"Still thinking about Chicago?"
Justin glances up. No make-up, the pink of her lips, flush of exertion on her cheeks, and the studied curiosity in her face. She's still one of his favorite subjects. She's so many people all at once. "Yes." Constantly, like an itch that never goes away because he can't scratch it, and he wants someone else to do it for him. Just say, go. Stay. Stop acting like he's some kind of adult capable of making reasoned, intelligent decisions, because dammit, he's not even twenty yet and he should have a few more years to be a kid.
Should have, but he gave that up, and he doesn't regret it, not in any way that matters.
"Was it hard? To--" Justin stops, thinking of Daphne in that quiet apartment, with Jamie, with a new baby, and right, like Jamie's gonna be around to help her through *that*. It worries him. "To do everything. After Gus was born."
Lindsay's eyelids lower, hiding the expression inside. She gives a lot away with her eyes, when everything else is still. "Hard enough, and I had Mel. Daphne's going to have her work cut out for her."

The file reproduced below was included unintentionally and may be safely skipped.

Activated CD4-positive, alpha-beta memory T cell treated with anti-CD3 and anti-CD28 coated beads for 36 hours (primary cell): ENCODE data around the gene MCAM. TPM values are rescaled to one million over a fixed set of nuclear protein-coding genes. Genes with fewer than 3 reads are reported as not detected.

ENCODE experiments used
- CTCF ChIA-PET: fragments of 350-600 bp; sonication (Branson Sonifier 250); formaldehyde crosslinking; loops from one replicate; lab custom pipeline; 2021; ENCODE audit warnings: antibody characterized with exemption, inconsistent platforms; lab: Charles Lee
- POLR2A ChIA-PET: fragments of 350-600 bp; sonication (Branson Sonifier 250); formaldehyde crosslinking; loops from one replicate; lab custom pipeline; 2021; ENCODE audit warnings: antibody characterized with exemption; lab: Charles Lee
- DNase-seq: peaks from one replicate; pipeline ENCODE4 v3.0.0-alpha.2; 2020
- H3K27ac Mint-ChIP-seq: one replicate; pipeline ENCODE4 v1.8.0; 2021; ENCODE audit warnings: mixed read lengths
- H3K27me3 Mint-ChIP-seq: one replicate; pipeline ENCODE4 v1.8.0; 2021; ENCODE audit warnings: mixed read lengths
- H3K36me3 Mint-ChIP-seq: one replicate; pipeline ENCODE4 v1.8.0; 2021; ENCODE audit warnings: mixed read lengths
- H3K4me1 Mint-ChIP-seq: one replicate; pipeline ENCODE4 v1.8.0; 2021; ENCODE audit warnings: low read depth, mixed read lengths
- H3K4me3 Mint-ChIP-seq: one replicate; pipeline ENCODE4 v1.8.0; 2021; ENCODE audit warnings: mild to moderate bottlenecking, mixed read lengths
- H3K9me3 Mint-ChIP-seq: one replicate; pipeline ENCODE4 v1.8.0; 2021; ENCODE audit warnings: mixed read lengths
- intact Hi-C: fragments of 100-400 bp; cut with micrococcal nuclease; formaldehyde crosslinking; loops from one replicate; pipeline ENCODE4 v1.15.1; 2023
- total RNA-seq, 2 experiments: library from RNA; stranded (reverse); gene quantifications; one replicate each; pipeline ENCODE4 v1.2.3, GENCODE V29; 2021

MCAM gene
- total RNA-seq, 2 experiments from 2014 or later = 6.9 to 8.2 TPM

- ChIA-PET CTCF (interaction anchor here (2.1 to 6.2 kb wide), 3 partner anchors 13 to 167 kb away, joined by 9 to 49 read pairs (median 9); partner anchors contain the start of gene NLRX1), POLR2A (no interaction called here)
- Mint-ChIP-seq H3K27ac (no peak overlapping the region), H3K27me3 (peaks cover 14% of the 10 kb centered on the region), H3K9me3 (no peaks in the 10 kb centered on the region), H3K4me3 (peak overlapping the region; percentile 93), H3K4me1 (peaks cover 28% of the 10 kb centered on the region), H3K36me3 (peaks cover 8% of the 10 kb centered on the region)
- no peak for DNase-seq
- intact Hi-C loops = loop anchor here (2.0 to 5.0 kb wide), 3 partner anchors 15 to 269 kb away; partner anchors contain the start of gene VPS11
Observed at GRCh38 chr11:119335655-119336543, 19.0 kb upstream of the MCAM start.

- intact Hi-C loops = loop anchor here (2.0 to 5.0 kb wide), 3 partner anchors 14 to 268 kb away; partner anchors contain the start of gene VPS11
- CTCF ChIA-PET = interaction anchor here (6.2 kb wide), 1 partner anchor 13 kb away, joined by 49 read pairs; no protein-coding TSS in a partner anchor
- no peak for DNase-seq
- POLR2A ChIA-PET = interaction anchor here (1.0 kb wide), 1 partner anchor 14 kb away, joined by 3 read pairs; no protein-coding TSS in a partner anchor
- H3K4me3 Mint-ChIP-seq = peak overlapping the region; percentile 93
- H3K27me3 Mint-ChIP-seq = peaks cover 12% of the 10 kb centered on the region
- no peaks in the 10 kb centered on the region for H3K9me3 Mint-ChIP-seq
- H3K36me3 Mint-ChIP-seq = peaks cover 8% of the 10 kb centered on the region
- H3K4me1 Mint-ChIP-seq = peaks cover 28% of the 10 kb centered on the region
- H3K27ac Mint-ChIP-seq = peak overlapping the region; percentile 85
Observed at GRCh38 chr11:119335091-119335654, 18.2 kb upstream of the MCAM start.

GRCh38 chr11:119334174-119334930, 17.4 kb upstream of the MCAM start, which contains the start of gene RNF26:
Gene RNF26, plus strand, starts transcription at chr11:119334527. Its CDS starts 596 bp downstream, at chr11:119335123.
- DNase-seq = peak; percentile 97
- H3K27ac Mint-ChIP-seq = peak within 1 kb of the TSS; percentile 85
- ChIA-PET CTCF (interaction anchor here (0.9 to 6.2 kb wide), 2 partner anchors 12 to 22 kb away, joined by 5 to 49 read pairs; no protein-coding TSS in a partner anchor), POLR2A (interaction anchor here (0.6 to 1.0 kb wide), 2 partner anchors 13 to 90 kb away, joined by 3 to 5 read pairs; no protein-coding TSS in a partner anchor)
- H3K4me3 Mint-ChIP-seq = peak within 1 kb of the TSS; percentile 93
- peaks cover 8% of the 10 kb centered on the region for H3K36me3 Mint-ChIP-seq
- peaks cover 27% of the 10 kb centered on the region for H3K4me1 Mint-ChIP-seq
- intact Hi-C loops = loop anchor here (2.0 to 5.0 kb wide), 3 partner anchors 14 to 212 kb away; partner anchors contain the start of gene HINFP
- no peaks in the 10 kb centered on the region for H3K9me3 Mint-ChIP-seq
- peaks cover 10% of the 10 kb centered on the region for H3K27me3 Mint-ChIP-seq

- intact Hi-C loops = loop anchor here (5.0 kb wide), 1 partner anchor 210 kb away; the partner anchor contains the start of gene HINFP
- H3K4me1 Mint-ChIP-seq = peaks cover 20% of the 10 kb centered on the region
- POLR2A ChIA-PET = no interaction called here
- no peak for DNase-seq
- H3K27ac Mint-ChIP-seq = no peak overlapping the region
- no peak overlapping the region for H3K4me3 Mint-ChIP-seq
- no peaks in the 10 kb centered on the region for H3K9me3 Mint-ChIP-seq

Justin doesn't answer, watching her mouth quirk at his silence, like she's reading him. Pretty, fragile, upper-class artist, playing at lower class in sweatshirt and jeans. It's so completely deceiving. "She won't be alone."
Lindsay shakes her head. "You mean Brian, or Jamie?"
Ah, so she's met him. The twist of her mouth is suddenly really comforting. "Right. Jamie's in it for Brian, not for her."
She's trying not to giggle. Justin doesn't bother hiding his grin at the look on her face.
"You should have been around for Deb's reaction when he came by the diner one day when you were off."
Justin hears himself snicker unsteadily through the hot flash of unreasonable anger. The asshole was in his *diner*? "Did she try to feed him?"
"Asked Brian if his latest client was into cloning."
Justin laughs, letting himself sprawl back on the floor. Even through coat and sweater, it's cold. Staring up at the ceiling, he thinks about Jamie in the backroom, Jamie in Daph's apartment, Daphne's phone call a few days ago, out of the blue, and from the sound of her voice, she'd been working up the nerve to do it for awhile. It'd been easy to talk, like breathing, and he hadn't expected that at all.
"The show went well," Lindsay says out of nowhere, and Justin nods absently. "You sold several pieces, didn't you?"